Key Health Benefits
Turmeric has a long and rich history as a medicinal root but it is only in 1971 that it was first identified for its powerful anti-inflammatory capacity2. Until recently, much of turmeric’s medicinal benefits have been attributed to one of its constituents: curcumin. Curcumin has demonstrated excellent anti-inflammatory and antioxidant effects. However, curcumin is a compound that is difficult to absorb, which limits its efficacy when taken on its own. Recent findings indicate that there are many other compounds in turmeric that also provide health benefits and that improve the absorption of curcumin3,4. Taking the whole root is proving to be the better way to go.
It is currently used in many chronic inflammatory disorders to help reduce the inflammatory process and to alleviate pain. These include osteoarthritis, rheumatoid-arthritis, gastritis, asthma, psoriasis, and ulcerative conditions. Turmeric has also been greatly studied for its effect on the liver. It has been shown to be protective against liver damage2, improve bile production3, and support liver detoxification. Additional benefits include its effect on cholesterol. It can lower elevated cholesterol levels4 as well as reduce cholesterol oxidation5, providing overall cardiovascular protection. It also has strong antioxidant capacity and some antimicrobial activity.
Native to India and Southeast Asia, turmeric is one of the few plants where traditional ayurvedic, Greek, and Chinese medicine intersect, with historical records of use dating as far back as 600 BC. It has been used as a medicine, a spice, and a colouring agent for thousands of years. Also known as Indian Saffron, turmeric has been used in India to support healthy digestion and for liver disorders. Topically, it has been used for cases of conjunctivitis and eczema, and by Indian women to reduce hair growth5. In China, it is recognized as a Bloodand Qi stimulant, helpful as a liver decongestant and to support cardiovascular health6.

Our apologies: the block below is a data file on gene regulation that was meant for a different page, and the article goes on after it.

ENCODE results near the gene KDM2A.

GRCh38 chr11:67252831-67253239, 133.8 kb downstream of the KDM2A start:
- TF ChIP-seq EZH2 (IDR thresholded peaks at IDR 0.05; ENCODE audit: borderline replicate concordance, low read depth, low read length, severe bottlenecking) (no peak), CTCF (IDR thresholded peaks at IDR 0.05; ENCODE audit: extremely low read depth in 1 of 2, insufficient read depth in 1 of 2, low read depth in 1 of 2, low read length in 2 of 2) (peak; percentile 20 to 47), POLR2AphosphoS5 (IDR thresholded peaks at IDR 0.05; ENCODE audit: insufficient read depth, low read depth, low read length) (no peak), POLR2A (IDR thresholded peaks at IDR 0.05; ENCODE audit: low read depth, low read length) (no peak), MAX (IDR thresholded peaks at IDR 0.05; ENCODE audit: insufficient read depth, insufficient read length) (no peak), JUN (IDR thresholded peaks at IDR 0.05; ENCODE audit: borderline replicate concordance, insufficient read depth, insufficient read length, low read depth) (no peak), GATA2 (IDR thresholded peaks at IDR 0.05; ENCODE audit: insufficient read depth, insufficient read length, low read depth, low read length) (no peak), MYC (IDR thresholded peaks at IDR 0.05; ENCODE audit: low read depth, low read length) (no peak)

Growing – Before planting, the earth is prepared. It takes years to condition the soil with organic compost and cover crops. The turmeric is planted before the rainy season and flourishes throughout the 10-month, mostly rainy, growing season. It is then harvested by hand during the dry season, when the roots are left to dry in the hot Costa Rican sun. They are then sliced and oven-dried.
Making – Our unique liquid capsules go through several delicate steps. The roots are first soaked in non-GMO alcohol and water. The resulting herbal extract is then gently concentrated further – without chemicals or high temperatures – while the alcohol is evaporated. There is an additional supercritical extraction step that uses carbon dioxide to concentrate the rich volatile oils (such as curcumin) from the root. Every step of the process is tested for both purity and potency from harvest to encapsulation.
On a remote farm on the Nicoya Peninsula of Costa Rica, turmeric is grown in rich volcanic soils.
Srimal RC, Dhawan BN. J Pharm Pharmacol 1973; 25 (6): 447-452
Srimal RC, Khanna NM, Dhawan BN. Indian J Pharmacol 1971; 3:10
Holmes P. The Energetics of Western Herbs; 4th ed Vol 1, 2007, Snow Lotus Press Inc, pp 404-405
Mills S and Bone K. Principles and Practice of Phytotherapy, 2001, Churchill Livingstone, p 569